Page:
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Making a Head Miller

Gold Medal Flour Ad Army of Millers
From an advertisement for Gold Medal Flour from a 1910 magazine.
An army of milling experts help to make Washburn - Crosby's Gold Medal Flour.
Five of them are pictured here.

Editorials by Millers
Forth of a series f editorials for millers written by millers themselves. C. L. Arddinger, head miller for the White Dove Milling Company New Athens, Illinois, is the author of this month's editorial.

Making a Head Miller
C. L. Arddinger

Any young man possessing and willing to begin at the bottom of the ladder can, with proper application, master the art of making good flour and become a first-class head miller or superintendent. He must, first of all, be willing to take hold and help in any task that may come before him. The man who watches the clock and is afraid he will do too much or work a little overtime occasionally will never get very far in the milling business.

Although we consider a high school or college education will be of great benefit to the prospective miller, it is not absolutely necessary, as the majority of our present-day millers have had neither. However, one must have the ability to understand and respond to the instructions of the men over him, especially the head miller and superintendent,m most of whom are glad to help a young fellow along.

He should subscribe to milling journals, buy milling textbooks and read them thoroughly.

To be a successful miller one should learn to read flow sheets and be able to make them. Also one should understand how to make changes when necessary and the reasons for making these changes. One should be able to make neat looking spouts, to splice belts, ropes, etc., as many millers in smaller mills are required to do this work and the knowledge will come in handy in the large mill also.

A knowledge of different kinds of wheat, their grades, their diseases and how to detect the same will be very useful. As he advances he will learn how to temper or prepare the wheat so as to obtain the best milling results from it. He will learn how to handle this wheat on the rolls to make the best flour and yield.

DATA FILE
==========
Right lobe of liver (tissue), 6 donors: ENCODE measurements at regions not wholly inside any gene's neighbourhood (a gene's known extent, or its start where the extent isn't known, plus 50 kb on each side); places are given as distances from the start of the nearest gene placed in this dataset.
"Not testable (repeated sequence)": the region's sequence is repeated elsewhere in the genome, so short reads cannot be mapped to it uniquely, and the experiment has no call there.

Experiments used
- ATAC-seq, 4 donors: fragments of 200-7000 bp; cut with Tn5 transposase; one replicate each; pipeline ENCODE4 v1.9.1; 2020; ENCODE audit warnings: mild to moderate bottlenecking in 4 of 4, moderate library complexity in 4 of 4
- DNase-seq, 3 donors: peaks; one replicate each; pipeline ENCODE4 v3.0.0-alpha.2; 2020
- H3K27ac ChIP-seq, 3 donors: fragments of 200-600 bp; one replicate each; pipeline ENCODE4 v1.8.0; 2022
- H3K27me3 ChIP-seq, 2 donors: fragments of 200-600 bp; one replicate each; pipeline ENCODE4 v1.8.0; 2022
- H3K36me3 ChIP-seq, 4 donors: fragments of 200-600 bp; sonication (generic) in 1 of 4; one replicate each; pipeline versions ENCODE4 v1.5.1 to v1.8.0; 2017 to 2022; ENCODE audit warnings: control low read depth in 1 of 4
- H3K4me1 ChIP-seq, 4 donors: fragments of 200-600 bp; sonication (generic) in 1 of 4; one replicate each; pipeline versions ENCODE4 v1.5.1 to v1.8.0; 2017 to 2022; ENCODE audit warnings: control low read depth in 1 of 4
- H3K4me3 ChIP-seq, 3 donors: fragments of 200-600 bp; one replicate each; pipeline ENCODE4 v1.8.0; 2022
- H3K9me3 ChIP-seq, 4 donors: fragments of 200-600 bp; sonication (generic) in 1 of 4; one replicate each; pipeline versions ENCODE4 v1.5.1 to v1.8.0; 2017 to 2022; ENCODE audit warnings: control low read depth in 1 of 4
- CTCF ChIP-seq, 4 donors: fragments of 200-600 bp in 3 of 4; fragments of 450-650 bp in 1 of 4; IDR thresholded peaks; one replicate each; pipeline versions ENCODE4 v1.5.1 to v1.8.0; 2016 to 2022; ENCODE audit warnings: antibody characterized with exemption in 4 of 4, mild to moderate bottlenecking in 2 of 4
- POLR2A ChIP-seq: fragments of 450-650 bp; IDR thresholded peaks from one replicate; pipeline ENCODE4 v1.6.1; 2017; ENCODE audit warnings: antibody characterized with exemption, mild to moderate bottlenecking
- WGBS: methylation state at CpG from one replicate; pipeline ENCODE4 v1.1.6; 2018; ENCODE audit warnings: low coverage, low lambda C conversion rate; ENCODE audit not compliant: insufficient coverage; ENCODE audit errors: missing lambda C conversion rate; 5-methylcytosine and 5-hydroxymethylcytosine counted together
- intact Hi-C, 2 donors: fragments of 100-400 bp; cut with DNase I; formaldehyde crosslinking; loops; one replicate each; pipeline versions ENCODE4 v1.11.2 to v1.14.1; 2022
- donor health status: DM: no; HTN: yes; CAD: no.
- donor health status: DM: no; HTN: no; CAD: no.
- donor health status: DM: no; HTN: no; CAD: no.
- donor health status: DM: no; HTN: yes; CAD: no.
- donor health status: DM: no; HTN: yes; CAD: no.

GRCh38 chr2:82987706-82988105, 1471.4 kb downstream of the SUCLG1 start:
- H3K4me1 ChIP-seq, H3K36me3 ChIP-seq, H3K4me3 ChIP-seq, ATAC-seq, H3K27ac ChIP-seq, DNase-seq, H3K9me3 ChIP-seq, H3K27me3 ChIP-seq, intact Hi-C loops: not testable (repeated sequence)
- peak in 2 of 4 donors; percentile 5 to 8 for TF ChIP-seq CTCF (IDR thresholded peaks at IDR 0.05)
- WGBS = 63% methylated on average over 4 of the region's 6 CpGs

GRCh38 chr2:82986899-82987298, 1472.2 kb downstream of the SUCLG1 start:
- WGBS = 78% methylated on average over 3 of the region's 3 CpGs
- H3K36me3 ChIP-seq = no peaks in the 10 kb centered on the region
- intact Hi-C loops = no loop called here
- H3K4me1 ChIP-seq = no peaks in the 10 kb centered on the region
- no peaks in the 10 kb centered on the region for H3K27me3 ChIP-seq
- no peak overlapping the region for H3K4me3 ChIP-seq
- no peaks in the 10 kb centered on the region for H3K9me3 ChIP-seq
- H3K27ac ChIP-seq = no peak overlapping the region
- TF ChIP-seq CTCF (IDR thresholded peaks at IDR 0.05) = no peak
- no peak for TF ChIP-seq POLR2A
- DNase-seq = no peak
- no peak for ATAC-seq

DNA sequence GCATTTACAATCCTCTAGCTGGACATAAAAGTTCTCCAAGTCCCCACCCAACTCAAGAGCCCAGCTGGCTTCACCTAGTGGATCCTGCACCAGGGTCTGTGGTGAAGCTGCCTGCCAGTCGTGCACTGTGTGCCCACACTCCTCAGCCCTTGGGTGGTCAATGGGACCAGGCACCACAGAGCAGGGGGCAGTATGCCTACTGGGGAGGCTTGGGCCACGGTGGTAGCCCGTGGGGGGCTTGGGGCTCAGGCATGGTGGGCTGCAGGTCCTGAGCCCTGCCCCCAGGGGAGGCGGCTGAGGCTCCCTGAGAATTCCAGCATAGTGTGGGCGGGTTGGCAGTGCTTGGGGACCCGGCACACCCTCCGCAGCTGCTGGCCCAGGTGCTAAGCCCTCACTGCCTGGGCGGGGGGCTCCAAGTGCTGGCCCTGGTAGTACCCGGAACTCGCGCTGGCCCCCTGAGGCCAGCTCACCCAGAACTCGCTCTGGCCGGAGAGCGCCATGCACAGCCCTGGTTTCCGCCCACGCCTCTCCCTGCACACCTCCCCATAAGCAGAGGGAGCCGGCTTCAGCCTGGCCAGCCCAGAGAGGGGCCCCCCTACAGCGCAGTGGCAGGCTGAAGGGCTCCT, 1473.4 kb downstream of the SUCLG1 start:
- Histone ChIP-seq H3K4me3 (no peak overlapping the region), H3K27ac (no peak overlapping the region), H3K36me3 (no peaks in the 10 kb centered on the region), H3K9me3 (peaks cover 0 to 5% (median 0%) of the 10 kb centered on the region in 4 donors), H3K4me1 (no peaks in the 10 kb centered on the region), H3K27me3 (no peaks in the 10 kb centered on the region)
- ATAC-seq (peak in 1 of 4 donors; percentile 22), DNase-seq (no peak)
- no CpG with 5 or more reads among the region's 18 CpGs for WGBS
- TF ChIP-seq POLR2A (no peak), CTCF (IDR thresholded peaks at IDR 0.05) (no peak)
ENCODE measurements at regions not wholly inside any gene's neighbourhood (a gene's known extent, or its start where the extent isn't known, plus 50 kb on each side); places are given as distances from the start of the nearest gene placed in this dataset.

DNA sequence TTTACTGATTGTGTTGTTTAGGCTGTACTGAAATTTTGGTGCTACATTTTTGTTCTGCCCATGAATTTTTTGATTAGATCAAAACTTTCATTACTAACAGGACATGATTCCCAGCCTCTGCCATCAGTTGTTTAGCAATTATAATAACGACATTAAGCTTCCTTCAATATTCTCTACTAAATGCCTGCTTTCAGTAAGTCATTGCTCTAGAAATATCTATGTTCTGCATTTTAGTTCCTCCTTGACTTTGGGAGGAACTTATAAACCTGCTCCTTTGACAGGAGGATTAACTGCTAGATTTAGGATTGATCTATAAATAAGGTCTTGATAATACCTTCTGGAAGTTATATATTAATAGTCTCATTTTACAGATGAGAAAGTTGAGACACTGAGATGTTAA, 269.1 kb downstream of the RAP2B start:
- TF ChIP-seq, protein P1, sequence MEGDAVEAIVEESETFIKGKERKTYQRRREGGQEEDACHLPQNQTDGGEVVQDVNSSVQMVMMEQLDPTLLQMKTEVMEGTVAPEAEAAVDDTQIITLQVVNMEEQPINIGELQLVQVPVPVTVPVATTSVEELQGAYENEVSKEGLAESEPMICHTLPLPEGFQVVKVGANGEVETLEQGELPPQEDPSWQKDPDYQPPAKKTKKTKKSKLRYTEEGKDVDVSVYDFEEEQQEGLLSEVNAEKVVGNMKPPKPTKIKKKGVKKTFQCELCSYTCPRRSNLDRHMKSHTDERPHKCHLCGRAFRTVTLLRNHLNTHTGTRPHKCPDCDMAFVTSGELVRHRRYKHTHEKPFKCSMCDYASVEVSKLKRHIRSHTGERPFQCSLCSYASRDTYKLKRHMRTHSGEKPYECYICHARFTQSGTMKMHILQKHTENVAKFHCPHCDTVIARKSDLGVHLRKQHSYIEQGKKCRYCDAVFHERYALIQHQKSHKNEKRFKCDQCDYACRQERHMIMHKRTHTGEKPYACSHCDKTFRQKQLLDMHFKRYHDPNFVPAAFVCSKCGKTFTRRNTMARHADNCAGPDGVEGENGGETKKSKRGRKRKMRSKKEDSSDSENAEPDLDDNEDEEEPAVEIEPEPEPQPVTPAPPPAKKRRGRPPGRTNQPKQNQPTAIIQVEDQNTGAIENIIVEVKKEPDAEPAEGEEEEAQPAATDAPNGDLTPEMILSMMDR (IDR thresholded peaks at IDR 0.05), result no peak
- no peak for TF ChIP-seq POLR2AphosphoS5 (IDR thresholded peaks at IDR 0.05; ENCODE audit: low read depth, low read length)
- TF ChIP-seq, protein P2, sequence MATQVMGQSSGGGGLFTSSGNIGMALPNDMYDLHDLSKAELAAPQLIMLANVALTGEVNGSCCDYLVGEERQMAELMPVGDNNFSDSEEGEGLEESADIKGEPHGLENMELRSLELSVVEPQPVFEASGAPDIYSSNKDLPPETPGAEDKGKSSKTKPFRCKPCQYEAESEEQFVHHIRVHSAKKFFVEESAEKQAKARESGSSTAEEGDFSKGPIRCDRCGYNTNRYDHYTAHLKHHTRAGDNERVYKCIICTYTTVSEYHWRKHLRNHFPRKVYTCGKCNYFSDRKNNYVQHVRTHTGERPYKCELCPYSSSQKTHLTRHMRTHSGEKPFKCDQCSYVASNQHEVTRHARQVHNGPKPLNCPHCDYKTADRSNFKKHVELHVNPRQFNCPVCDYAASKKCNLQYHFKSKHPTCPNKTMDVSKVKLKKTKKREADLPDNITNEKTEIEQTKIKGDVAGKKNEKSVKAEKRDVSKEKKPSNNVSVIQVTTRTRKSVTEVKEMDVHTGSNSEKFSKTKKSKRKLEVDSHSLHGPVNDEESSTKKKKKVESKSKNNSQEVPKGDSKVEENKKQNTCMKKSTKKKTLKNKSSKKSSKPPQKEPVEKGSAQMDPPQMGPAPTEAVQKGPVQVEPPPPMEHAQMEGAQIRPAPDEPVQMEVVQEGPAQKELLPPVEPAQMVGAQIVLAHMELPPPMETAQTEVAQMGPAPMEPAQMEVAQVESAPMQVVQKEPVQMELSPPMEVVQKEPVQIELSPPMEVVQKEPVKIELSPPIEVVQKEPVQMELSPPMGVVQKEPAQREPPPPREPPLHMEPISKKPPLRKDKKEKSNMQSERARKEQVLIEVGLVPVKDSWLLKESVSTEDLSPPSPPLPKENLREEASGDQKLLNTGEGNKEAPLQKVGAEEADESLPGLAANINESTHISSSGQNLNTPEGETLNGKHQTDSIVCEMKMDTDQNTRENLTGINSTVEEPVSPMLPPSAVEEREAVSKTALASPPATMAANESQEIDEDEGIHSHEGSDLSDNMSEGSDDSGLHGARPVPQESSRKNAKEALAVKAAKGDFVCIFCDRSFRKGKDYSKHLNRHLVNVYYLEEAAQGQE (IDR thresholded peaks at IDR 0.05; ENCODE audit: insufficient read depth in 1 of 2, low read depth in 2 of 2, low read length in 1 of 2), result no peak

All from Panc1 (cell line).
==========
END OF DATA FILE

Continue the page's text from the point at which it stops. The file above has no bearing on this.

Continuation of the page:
He will learn the proper numbers of silk and wire cloth that go on the sifters and reels and the reasons for each number, how the bran and shorts are treated and now best to handle the dust from the different dust collecting systems; how to purify and grade the different kinds of middlings.

He will learn the different cuts and spirals on rolls, what they are for and why; the speeds of rolls, why the one roll runs faster than its mate; how much faster and why it does this.

The different bleaching and aging systems will come to his attention for consideration and study. The figuring of yields and percentages is necessary, as the miller must have a fair grasp of arithmetic. Also he will be figuring speeds of different machines, rolls, etc., and this calls for arithmetic. A fair general education in arithmetic, spelling and English is most necessary and can be acquired by anyone. A good dictionary and encyclopedia will come in handy, and as the young miller gets along he can take a correspondence course in milling chemistry if he chooses, which will help develop more of an understanding of the elements which go toward making up a grain of wheat.

In other words, to become a first-class head miller one must be ambitions and willing, have a working knowledge of practical milling, millwrighting, mechanical engineering and some chemistry. The more of this, the better it will be.

Let him learn to treat both the men above him and under him with respect and kindness, and always be willing to listen with an open mind to suggestions which his fellow workers may see fit to bring to his attention.

Couple all this with a sense of humor and the ability to face troubles as they confront him with a confident smile and cheerful spirit, and he will become a credit to himself and the milling fraternity- an "A-No.1 Head Miller."

From: National Miller, February, 1928, page 31

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